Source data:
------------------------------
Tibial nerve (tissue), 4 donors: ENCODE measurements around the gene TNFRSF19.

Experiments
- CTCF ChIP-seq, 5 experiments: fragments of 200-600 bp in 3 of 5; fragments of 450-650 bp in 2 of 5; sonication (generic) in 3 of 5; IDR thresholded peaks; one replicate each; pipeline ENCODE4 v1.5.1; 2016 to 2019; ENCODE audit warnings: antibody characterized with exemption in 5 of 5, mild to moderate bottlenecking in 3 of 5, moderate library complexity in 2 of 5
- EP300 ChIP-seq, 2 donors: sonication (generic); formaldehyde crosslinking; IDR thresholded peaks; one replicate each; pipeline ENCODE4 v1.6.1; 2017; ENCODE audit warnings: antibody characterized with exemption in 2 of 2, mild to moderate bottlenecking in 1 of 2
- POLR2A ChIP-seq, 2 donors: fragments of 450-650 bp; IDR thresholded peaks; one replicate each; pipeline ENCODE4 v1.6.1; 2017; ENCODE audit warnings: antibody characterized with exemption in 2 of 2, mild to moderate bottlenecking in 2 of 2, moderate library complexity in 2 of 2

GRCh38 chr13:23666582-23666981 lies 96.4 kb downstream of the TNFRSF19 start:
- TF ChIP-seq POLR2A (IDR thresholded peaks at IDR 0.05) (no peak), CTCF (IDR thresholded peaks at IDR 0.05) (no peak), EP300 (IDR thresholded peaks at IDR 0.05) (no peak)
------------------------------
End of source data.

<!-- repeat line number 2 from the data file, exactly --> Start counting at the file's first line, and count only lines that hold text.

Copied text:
Experiments